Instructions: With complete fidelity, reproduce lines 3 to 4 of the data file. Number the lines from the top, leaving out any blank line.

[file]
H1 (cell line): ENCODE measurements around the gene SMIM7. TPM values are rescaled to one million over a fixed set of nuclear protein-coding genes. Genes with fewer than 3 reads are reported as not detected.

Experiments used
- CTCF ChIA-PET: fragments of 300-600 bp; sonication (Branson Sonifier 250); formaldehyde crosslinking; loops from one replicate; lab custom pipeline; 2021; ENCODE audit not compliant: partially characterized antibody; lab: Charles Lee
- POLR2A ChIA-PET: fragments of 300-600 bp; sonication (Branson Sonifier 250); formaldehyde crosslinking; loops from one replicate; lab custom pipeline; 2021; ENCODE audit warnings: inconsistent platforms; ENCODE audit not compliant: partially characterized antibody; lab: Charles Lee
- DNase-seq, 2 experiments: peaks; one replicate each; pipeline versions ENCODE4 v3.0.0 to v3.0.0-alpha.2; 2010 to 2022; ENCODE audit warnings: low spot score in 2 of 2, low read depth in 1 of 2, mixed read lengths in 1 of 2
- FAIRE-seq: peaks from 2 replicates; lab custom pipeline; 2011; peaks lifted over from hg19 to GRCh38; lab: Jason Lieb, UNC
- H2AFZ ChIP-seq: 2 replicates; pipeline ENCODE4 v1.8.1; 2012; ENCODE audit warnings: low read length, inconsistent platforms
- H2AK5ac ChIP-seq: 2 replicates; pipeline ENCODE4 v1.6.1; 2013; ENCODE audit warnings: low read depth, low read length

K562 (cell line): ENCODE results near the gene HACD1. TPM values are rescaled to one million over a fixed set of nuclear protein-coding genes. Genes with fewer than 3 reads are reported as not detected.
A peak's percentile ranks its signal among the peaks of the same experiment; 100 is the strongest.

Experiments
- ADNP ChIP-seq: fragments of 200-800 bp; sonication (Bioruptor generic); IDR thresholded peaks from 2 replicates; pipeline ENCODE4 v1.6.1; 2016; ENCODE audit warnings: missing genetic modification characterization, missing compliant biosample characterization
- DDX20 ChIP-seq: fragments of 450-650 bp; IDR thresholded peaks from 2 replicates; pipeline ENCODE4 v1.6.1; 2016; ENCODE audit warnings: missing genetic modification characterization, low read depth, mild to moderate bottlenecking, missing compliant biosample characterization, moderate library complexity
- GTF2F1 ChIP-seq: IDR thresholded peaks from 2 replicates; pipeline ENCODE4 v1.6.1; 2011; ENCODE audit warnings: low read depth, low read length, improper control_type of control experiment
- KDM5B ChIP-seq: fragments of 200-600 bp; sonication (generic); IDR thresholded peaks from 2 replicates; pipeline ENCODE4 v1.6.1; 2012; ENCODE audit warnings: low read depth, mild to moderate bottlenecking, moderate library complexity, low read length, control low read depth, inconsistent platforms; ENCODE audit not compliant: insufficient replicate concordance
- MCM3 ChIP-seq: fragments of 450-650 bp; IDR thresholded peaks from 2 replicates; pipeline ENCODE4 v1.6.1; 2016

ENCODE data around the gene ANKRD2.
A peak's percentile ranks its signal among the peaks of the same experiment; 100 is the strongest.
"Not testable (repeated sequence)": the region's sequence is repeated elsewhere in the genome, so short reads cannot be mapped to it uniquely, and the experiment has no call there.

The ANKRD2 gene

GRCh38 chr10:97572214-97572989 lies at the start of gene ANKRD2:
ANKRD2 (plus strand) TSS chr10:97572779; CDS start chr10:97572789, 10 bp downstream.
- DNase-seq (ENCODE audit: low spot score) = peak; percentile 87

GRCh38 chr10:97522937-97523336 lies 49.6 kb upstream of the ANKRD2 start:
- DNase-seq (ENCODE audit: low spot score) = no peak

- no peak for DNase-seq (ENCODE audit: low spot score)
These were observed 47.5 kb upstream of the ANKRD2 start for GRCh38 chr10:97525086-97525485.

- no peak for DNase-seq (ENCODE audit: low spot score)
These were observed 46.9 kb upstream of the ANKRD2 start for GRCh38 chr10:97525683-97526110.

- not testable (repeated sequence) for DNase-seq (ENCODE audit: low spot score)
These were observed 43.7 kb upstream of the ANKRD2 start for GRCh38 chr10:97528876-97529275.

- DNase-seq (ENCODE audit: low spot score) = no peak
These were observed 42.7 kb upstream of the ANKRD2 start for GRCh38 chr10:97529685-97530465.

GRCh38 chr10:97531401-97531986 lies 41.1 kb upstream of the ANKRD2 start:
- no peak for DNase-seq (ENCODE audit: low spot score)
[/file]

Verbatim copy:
- CTCF ChIA-PET: fragments of 300-600 bp; sonication (Branson Sonifier 250); formaldehyde crosslinking; loops from one replicate; lab custom pipeline; 2021; ENCODE audit not compliant: partially characterized antibody; lab: Charles Lee
- POLR2A ChIA-PET: fragments of 300-600 bp; sonication (Branson Sonifier 250); formaldehyde crosslinking; loops from one replicate; lab custom pipeline; 2021; ENCODE audit warnings: inconsistent platforms; ENCODE audit not compliant: partially characterized antibody; lab: Charles Lee